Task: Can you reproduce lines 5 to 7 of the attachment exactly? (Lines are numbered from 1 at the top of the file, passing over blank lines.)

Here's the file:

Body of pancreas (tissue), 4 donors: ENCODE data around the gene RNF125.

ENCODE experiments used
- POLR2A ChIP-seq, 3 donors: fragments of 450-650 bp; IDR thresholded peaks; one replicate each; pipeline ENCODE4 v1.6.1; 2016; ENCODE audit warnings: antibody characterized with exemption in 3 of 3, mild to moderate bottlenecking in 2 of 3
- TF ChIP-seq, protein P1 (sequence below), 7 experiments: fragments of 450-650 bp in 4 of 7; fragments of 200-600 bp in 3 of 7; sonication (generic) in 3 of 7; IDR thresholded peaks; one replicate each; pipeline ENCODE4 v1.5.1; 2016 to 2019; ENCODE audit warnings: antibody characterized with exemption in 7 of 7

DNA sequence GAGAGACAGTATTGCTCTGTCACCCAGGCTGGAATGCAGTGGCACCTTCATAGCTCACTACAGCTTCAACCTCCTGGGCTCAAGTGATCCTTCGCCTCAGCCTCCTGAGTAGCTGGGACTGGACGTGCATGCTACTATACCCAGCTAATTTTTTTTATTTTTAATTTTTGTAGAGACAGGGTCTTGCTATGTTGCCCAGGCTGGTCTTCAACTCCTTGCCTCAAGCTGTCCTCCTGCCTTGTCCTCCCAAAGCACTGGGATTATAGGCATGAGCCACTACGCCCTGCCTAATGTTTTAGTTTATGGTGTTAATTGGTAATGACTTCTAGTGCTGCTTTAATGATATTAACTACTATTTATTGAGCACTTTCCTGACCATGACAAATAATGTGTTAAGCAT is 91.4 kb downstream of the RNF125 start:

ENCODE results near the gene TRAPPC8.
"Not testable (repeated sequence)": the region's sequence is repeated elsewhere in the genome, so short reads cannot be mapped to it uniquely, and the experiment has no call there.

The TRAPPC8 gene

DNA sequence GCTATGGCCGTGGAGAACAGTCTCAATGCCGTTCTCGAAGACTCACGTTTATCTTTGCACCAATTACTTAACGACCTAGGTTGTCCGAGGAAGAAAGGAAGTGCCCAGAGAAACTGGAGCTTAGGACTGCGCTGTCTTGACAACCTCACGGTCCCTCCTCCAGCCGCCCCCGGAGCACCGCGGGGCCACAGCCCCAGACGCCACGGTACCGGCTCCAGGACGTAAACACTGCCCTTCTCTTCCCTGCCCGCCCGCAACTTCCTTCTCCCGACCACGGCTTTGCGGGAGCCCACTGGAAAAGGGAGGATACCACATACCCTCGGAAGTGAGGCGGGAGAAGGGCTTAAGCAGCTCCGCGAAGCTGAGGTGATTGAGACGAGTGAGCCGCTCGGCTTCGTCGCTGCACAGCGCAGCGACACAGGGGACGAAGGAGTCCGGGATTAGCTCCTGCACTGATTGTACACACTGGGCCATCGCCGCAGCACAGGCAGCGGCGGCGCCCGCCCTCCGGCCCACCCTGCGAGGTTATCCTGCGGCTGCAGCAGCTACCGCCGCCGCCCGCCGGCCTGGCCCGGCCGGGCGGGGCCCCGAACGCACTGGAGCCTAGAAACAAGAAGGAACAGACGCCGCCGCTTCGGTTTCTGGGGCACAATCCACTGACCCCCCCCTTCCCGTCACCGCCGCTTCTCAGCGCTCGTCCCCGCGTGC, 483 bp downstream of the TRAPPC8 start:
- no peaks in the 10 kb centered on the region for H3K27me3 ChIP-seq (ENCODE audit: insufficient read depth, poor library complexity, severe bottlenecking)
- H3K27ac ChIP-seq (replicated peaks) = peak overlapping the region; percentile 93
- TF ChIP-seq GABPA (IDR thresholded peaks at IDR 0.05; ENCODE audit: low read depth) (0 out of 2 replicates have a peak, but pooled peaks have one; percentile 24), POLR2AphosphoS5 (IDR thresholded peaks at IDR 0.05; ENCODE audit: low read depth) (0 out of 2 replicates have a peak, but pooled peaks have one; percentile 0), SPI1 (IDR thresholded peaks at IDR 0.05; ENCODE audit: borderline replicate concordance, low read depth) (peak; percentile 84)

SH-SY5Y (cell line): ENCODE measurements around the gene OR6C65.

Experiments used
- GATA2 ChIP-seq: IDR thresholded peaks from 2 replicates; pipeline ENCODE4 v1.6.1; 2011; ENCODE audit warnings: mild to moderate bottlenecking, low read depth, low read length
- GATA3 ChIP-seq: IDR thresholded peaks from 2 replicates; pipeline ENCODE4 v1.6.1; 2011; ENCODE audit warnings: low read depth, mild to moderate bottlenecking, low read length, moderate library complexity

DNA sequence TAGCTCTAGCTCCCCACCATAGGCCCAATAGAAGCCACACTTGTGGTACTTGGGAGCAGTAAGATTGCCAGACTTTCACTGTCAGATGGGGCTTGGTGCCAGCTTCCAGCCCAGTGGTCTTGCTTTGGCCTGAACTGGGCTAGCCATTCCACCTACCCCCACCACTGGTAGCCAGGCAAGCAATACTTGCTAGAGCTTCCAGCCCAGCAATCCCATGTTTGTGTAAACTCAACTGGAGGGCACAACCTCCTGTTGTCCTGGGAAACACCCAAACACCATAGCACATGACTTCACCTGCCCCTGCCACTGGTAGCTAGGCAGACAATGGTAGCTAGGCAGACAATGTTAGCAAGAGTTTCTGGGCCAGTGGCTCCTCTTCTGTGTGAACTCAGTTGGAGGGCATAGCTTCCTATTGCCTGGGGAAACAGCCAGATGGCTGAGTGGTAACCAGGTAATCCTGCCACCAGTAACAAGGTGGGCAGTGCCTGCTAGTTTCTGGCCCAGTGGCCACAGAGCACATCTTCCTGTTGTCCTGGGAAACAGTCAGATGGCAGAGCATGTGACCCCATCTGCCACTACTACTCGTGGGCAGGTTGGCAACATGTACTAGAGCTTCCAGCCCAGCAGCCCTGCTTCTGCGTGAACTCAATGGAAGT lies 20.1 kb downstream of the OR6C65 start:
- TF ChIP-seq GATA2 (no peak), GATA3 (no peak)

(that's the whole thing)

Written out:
DNA sequence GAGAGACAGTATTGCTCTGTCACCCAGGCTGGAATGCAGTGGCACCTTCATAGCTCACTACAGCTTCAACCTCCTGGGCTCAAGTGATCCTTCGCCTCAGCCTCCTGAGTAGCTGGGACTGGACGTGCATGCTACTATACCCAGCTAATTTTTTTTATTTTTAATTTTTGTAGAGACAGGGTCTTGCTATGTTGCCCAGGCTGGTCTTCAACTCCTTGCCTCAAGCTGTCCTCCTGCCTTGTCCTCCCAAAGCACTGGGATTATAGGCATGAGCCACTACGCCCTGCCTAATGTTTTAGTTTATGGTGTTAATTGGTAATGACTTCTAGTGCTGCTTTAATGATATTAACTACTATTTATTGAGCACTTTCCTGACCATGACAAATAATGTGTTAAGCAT is 91.4 kb downstream of the RNF125 start:

ENCODE results near the gene TRAPPC8.
"Not testable (repeated sequence)": the region's sequence is repeated elsewhere in the genome, so short reads cannot be mapped to it uniquely, and the experiment has no call there.